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your child was not designed to drown, they were meant to floaT!

© 2018 by Parents Preventing Childhood Drowning - design assisted by Think Designs

High Quality

Swim Lessons

What skills should your child learn?

Roll back and Float

Your child should be taught how to roll onto their back independently and maintain a back float until rescued. Your child may also learn how to flip over and swim to an exit. These skills are called self-rescue. 

Hold Breath as Water Rises

Your child should learn how to close their mouth and hold their breath as the water rises on their body. Do not teach your child how to blow bubbles underwater. This encourages them to open their mouths underwater and exhale all the air that helps with buoyancy. 

Turn and Reach if Fallen into pool near edge

If your child falls into a pool, they may be close enough to the edge where they can turn around and reach up. This may sound simple, but if they do not learn this skill and do not practice, they will not likely use this in the event of an emergency. 

Practice Falling In

After your child has mastered their skills in a swim suit, your child should practice their skills fully clothed . They should also practice simulated falling into the pool under careful supervision of an instructor. Taking care to protect the child from the pool edge.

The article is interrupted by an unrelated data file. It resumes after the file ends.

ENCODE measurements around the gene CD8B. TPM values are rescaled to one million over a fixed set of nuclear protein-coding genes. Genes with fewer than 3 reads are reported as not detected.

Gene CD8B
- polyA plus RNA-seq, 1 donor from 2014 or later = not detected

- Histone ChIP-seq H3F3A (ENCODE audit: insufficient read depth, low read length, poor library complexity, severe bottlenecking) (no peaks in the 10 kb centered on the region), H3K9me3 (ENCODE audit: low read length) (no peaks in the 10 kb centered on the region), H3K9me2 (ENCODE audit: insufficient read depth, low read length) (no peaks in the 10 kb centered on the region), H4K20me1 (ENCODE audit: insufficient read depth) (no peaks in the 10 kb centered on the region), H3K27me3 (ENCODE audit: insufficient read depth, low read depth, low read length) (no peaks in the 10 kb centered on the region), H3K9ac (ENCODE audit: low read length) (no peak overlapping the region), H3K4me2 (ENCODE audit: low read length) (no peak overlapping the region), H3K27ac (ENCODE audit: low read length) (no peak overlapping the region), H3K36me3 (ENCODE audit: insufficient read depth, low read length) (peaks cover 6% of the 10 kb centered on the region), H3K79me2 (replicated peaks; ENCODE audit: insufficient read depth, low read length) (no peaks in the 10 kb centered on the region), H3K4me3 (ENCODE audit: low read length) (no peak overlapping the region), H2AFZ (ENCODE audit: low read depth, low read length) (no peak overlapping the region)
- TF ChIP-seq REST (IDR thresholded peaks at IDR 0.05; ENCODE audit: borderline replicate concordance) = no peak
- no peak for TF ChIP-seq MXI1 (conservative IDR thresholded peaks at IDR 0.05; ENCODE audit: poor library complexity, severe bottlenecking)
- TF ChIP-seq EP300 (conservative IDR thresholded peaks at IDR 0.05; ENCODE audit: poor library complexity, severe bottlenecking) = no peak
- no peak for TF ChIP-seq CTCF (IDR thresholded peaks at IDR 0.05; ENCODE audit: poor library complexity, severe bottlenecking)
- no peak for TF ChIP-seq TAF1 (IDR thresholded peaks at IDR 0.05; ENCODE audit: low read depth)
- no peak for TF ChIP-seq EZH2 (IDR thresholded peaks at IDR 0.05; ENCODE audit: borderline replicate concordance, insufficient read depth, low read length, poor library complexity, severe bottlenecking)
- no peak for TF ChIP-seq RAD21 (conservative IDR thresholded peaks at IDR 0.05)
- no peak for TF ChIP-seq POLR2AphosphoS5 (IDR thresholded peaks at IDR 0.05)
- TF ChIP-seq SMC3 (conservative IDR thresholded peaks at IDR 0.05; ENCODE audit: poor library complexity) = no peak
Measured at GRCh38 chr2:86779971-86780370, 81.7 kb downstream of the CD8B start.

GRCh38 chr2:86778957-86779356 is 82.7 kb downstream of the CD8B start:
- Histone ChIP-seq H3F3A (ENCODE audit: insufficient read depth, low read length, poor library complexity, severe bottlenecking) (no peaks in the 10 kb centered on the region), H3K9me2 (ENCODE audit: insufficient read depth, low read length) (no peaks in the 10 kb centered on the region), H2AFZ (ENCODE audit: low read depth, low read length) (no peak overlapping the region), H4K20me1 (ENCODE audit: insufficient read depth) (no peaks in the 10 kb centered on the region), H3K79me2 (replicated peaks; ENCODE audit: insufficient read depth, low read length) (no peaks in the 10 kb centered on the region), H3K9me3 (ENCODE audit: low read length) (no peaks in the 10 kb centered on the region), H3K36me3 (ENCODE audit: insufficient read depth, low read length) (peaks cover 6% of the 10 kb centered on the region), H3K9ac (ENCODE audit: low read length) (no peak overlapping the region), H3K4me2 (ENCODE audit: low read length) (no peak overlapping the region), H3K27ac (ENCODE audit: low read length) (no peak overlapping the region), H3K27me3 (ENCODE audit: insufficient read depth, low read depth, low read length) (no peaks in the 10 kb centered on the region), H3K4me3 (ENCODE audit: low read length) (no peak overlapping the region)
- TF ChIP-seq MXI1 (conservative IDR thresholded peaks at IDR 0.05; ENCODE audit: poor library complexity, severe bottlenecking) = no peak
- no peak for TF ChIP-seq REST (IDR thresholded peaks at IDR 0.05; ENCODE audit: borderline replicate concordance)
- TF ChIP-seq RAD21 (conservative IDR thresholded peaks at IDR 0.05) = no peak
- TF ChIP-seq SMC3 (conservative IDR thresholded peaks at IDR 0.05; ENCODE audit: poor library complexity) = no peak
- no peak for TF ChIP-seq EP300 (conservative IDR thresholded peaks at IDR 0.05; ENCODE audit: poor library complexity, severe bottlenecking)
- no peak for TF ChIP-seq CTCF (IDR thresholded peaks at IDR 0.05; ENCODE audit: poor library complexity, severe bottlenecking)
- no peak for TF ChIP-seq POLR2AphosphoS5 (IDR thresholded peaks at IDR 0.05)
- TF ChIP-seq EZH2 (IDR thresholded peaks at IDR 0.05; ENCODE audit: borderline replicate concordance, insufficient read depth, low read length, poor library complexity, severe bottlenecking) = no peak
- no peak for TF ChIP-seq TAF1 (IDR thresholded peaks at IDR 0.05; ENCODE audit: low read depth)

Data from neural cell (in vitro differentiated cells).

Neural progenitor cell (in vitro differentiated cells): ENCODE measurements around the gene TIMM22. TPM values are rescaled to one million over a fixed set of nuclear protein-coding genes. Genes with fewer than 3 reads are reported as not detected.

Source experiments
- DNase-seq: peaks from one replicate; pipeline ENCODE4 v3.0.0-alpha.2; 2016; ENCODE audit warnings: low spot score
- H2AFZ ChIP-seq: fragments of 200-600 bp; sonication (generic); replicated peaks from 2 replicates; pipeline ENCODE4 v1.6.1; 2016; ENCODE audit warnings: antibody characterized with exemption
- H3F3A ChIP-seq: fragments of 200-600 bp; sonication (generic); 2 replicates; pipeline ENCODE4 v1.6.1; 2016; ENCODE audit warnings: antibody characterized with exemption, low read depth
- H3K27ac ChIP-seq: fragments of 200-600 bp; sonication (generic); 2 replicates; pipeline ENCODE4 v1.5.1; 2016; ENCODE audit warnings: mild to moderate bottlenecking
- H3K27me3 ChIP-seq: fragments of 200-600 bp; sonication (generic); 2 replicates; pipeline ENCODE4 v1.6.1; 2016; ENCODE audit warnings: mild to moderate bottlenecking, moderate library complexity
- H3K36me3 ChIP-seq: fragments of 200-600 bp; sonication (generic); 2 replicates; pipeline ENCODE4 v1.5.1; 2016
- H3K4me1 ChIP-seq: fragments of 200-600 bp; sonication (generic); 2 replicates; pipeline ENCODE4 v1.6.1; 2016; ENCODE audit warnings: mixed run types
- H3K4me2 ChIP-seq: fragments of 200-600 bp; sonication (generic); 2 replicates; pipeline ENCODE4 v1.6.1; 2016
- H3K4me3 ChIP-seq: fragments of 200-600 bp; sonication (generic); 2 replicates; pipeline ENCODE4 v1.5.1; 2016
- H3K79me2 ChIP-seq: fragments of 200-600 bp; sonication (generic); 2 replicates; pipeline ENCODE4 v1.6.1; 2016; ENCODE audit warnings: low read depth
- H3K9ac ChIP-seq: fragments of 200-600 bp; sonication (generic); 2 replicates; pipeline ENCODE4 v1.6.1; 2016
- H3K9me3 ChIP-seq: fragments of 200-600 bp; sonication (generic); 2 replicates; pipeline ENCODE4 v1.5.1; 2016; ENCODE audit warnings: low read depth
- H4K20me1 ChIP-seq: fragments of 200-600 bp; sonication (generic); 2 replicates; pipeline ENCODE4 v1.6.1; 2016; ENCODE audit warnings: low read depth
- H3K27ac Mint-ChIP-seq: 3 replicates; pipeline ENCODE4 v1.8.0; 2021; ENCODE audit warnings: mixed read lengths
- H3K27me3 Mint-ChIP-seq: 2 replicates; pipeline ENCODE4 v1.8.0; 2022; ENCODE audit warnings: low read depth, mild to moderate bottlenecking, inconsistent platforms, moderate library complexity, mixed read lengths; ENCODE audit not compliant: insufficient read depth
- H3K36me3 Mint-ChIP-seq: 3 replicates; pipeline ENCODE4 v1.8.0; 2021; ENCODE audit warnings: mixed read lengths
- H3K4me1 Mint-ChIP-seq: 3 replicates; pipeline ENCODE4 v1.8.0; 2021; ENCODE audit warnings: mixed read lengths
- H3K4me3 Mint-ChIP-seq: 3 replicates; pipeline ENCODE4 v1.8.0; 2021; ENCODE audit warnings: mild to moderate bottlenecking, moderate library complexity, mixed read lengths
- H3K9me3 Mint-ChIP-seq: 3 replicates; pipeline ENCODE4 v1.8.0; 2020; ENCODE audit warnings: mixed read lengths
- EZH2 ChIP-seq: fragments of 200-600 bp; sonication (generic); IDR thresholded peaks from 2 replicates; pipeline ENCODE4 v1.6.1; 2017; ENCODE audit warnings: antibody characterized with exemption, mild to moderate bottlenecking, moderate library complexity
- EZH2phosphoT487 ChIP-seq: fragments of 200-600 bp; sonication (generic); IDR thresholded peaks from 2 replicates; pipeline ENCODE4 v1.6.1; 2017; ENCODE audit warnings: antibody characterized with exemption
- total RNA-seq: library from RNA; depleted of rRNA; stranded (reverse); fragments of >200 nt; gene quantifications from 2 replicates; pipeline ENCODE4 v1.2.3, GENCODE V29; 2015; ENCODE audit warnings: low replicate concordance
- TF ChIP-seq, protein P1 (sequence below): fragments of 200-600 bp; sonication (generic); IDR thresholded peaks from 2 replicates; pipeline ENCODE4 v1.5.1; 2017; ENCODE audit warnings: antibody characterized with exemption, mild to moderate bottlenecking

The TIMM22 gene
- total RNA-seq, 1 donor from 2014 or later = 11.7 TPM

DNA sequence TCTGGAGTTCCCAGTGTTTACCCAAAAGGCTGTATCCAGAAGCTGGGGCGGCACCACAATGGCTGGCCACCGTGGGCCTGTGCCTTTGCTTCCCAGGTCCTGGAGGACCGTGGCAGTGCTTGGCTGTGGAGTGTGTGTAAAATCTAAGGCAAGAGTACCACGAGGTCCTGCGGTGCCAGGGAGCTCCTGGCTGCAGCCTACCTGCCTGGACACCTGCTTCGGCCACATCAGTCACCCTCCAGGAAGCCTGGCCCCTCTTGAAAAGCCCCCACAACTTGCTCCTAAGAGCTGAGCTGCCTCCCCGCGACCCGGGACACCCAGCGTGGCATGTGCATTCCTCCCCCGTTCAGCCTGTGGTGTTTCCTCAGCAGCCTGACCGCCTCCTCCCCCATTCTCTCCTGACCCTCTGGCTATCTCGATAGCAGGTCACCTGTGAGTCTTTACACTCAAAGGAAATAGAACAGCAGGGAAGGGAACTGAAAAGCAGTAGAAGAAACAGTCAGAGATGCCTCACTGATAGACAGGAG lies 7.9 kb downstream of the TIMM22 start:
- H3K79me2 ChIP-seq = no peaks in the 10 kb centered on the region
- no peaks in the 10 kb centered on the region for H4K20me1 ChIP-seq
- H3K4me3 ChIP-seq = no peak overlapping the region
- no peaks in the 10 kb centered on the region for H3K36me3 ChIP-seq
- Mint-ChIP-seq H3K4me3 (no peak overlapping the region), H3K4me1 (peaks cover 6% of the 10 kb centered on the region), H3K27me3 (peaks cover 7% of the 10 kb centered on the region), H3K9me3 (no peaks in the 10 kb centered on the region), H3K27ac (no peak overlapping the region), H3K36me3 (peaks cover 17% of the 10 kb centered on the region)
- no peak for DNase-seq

What about instructor training and safety?

Academic and Hands on Training

Your instructor should be trained in the technique they perform. Training should include academic work out of the water, and hands on with a training professional. Inquire about ongoing learning requirements and re-certification

CPR & First Aid Certified

Your instructor should be trained to respond in the event of an emergency. Inquire about their credentials. They should be trained and comfortable performing child and infant CPR and first aid. 

Do NOT use Flotation Devices

High-Quality  lessons do not use flotation devices to teach your child to swim. Flotation devices can confuse your child, and lead to postures that cannot be maintained with its use such as: vertical posture, and head up posture when swimming

1:1 Student Instructor Ratio

Lessons should be with one student and one instructor. This will provide a safe learning environment and allow your instructor to tailor lessons to fit the physical and emotional needs of your child. 

What should NEVER be a part of a lesson: Excessive water drinking, excessive urination after a lesson, diarrhea after a lesson, vomiting during a lesson (or after), swollen belly or belly pain (abdominal distention), reduction in activity level (lethargy) after a lesson or during, choking on water (aspiration), respiratory distress (retracted breathing). 

What does the aap say about all this?

Investigate

"There is tremendous variability among swim lessons, and not every program will be right for each child. Parents and caregivers should investigate options for swim lessons in their community prior to enrollment to make sure that the program meets their needs and the needs of the child."

Practice in Clothes

"High-quality swim lessons provide more experiential training, including swimming in clothes, in life jackets, falling in, and practicing self-rescue."

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